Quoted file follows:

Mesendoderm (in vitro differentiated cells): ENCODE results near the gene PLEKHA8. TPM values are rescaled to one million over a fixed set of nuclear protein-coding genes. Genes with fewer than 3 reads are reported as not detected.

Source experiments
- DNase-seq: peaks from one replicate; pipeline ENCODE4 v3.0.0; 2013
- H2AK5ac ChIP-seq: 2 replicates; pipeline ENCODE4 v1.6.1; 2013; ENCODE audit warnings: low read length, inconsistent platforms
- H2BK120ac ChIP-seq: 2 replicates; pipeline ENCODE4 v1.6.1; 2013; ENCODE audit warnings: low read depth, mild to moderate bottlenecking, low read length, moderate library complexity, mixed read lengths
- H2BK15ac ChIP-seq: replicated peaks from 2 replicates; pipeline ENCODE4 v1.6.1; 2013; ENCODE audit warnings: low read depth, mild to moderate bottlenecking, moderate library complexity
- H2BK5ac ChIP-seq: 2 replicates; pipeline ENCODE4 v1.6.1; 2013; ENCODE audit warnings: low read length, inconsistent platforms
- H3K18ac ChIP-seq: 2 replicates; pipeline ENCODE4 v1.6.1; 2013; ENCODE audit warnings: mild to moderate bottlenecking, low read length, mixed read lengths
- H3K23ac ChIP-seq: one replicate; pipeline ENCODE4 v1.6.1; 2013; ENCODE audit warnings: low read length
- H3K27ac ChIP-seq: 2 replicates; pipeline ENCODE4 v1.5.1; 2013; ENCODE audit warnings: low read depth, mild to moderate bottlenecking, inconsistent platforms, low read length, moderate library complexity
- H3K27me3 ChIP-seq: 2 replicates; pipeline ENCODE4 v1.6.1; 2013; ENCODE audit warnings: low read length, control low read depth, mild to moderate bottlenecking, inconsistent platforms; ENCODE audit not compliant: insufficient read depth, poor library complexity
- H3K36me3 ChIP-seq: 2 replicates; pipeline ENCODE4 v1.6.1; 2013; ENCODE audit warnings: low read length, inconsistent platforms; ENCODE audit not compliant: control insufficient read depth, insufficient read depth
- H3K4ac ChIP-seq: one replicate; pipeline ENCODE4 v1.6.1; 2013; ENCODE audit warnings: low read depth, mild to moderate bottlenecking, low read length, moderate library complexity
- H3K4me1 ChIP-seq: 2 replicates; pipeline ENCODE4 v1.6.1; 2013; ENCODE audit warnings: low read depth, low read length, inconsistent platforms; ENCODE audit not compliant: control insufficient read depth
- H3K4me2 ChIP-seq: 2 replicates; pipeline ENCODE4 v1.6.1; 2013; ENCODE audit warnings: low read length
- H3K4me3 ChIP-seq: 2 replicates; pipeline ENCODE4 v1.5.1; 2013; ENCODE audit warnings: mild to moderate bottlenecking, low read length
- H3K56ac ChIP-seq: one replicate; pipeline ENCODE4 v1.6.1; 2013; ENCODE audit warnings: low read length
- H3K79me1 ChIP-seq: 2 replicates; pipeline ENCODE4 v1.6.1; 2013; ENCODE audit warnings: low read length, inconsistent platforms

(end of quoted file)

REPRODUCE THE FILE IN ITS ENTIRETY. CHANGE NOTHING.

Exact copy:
Mesendoderm (in vitro differentiated cells): ENCODE results near the gene PLEKHA8. TPM values are rescaled to one million over a fixed set of nuclear protein-coding genes. Genes with fewer than 3 reads are reported as not detected.

Source experiments
- DNase-seq: peaks from one replicate; pipeline ENCODE4 v3.0.0; 2013
- H2AK5ac ChIP-seq: 2 replicates; pipeline ENCODE4 v1.6.1; 2013; ENCODE audit warnings: low read length, inconsistent platforms
- H2BK120ac ChIP-seq: 2 replicates; pipeline ENCODE4 v1.6.1; 2013; ENCODE audit warnings: low read depth, mild to moderate bottlenecking, low read length, moderate library complexity, mixed read lengths
- H2BK15ac ChIP-seq: replicated peaks from 2 replicates; pipeline ENCODE4 v1.6.1; 2013; ENCODE audit warnings: low read depth, mild to moderate bottlenecking, moderate library complexity
- H2BK5ac ChIP-seq: 2 replicates; pipeline ENCODE4 v1.6.1; 2013; ENCODE audit warnings: low read length, inconsistent platforms
- H3K18ac ChIP-seq: 2 replicates; pipeline ENCODE4 v1.6.1; 2013; ENCODE audit warnings: mild to moderate bottlenecking, low read length, mixed read lengths
- H3K23ac ChIP-seq: one replicate; pipeline ENCODE4 v1.6.1; 2013; ENCODE audit warnings: low read length
- H3K27ac ChIP-seq: 2 replicates; pipeline ENCODE4 v1.5.1; 2013; ENCODE audit warnings: low read depth, mild to moderate bottlenecking, inconsistent platforms, low read length, moderate library complexity
- H3K27me3 ChIP-seq: 2 replicates; pipeline ENCODE4 v1.6.1; 2013; ENCODE audit warnings: low read length, control low read depth, mild to moderate bottlenecking, inconsistent platforms; ENCODE audit not compliant: insufficient read depth, poor library complexity
- H3K36me3 ChIP-seq: 2 replicates; pipeline ENCODE4 v1.6.1; 2013; ENCODE audit warnings: low read length, inconsistent platforms; ENCODE audit not compliant: control insufficient read depth, insufficient read depth
- H3K4ac ChIP-seq: one replicate; pipeline ENCODE4 v1.6.1; 2013; ENCODE audit warnings: low read depth, mild to moderate bottlenecking, low read length, moderate library complexity
- H3K4me1 ChIP-seq: 2 replicates; pipeline ENCODE4 v1.6.1; 2013; ENCODE audit warnings: low read depth, low read length, inconsistent platforms; ENCODE audit not compliant: control insufficient read depth
- H3K4me2 ChIP-seq: 2 replicates; pipeline ENCODE4 v1.6.1; 2013; ENCODE audit warnings: low read length
- H3K4me3 ChIP-seq: 2 replicates; pipeline ENCODE4 v1.5.1; 2013; ENCODE audit warnings: mild to moderate bottlenecking, low read length
- H3K56ac ChIP-seq: one replicate; pipeline ENCODE4 v1.6.1; 2013; ENCODE audit warnings: low read length
- H3K79me1 ChIP-seq: 2 replicates; pipeline ENCODE4 v1.6.1; 2013; ENCODE audit warnings: low read length, inconsistent platforms